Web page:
Michael Arrington, the founder of one of the most influential tech website, has just announced that he is abandoning the iPhone and AT&T after two years of happy cohabitation.
He reveals how his love with Apple iconic phone went pear-shaped after a slew of issues convinced him that after all, there might be a better device out there.
Arrington said that the final straw that pushed him over the edge came after the Google Voice fiasco (at least as far as AT&T and Apple are concerned), that on top of "routinely dropped calls" and the lack of AT&T network coverage.
Why does Michael Arrington's opinion count? Well, Techcrunch has more than 3.3 million RSS readers and more than one million followers on Twitter and there is a growing voice of discontent that threatens to derail the iPhone's success.
Apple might not feel it but a number of iPhone users are dissatisfied with the way they are being treated either by the company itself or their network partners. A few of us in the office tried to upgrade their iPhone 3G to the latest 3GS and were met with a brick wall or a barrage of often nonsensical decisions.
Some developers as well as starting to feel that Apple could turn worse, much worse than Microsoft when they want to. Microsoft doesn't tell you what to code or how to code, Apple does.
My6sense says that Apple's review and approval process still feels like a frustrating black box. Spotify is on the verge of being rejected by Apple as it would be a too-strong competitor for iTunes and Google has already been dumped by Apple twice (Voice and Latitude).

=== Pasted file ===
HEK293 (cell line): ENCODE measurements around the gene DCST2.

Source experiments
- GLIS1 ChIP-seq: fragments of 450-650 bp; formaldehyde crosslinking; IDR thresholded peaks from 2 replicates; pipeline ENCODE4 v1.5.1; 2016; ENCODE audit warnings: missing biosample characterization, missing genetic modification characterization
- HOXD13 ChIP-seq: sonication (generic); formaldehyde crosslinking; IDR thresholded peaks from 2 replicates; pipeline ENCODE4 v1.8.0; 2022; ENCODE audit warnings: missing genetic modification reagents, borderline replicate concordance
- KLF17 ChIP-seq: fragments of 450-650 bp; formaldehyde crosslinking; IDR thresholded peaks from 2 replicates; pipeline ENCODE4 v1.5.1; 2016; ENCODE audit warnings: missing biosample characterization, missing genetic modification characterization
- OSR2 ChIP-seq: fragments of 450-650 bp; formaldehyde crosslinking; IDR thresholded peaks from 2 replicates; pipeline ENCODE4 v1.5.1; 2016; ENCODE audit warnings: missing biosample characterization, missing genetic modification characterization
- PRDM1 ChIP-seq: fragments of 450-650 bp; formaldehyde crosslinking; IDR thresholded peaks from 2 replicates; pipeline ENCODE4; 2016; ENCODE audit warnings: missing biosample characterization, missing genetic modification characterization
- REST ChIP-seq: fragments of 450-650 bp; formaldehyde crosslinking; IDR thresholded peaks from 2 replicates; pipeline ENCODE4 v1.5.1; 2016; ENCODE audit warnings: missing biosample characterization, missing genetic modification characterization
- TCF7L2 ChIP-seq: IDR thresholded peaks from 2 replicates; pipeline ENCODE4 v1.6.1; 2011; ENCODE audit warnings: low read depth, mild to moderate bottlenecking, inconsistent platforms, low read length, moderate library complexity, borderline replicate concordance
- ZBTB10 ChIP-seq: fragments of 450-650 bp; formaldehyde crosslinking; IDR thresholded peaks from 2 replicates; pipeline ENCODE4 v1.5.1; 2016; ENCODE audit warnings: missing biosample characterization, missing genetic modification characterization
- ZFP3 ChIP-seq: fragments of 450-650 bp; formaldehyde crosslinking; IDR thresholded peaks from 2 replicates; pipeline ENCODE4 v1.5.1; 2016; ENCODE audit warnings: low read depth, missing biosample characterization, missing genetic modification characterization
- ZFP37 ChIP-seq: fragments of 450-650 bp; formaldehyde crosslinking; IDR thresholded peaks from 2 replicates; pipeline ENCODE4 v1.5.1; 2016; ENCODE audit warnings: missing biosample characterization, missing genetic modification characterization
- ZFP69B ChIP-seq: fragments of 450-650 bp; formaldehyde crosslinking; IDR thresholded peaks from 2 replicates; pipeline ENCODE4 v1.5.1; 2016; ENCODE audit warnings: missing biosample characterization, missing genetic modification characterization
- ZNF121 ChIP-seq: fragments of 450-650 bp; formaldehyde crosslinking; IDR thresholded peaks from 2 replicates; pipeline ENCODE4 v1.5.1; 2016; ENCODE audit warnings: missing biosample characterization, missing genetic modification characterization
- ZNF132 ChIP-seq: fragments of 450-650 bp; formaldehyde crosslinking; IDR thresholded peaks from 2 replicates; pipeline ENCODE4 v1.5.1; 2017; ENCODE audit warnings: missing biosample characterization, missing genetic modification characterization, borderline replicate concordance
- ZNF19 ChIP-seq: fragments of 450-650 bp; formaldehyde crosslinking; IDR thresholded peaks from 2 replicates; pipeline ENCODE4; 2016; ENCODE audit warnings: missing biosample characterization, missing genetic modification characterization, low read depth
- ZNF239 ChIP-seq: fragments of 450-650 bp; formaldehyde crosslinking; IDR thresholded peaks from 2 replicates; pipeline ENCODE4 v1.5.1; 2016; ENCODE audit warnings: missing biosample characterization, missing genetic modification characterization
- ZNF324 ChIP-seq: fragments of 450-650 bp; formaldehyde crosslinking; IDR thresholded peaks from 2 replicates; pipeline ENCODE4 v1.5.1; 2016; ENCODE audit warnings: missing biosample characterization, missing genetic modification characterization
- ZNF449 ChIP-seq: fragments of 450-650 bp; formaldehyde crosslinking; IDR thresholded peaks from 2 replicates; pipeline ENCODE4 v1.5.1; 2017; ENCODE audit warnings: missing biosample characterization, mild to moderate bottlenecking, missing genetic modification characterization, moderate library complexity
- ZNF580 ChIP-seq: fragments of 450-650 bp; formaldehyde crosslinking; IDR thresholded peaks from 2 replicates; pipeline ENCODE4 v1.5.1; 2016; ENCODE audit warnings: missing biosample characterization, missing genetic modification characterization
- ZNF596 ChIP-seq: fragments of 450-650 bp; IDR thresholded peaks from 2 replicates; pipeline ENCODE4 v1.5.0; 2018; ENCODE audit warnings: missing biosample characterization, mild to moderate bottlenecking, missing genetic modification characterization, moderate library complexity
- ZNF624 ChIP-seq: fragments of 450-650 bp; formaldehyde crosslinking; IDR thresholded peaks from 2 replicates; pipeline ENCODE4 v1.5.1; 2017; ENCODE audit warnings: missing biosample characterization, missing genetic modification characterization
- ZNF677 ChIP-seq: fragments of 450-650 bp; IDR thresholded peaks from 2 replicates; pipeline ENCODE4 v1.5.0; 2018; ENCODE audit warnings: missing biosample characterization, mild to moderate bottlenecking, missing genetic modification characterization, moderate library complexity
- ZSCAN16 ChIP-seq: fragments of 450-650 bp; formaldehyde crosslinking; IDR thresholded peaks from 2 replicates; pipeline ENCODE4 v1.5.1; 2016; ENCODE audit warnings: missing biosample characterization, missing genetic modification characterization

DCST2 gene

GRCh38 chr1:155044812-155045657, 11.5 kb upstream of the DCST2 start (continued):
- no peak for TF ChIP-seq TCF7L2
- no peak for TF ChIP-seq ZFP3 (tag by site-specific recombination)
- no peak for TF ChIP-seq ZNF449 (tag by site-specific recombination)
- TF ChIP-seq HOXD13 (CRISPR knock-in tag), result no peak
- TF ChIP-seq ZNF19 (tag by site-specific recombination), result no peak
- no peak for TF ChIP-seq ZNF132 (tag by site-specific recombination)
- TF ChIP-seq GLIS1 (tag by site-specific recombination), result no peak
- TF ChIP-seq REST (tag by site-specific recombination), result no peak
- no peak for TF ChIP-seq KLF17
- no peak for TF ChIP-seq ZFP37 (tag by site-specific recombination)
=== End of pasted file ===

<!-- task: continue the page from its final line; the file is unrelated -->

And Kevin Duerr, the chief executive of Riverturn Inc, provides with a very disturbing insight on how the approval process takes place within Apple. This is causing even this self-confessed Apple Fanboi to start losing faith in the platform.
There are also several observers who are questioning Apple's "application dictatorship" strategy when it comes to iPhone. The App store might be a runaway success, Michael Scalisi of PC World says, but " but its heavy-handed control is ridiculous".
We can't help but believe that if other developers had adopted Apple's stance, they would have been ridiculed and blasted for the move. Yet, for some reason, the same logic doesn't apply for Apple for some reason. And this comes at a time where the Pre and other Android phones are starting to mount a credible challenge to Apple.
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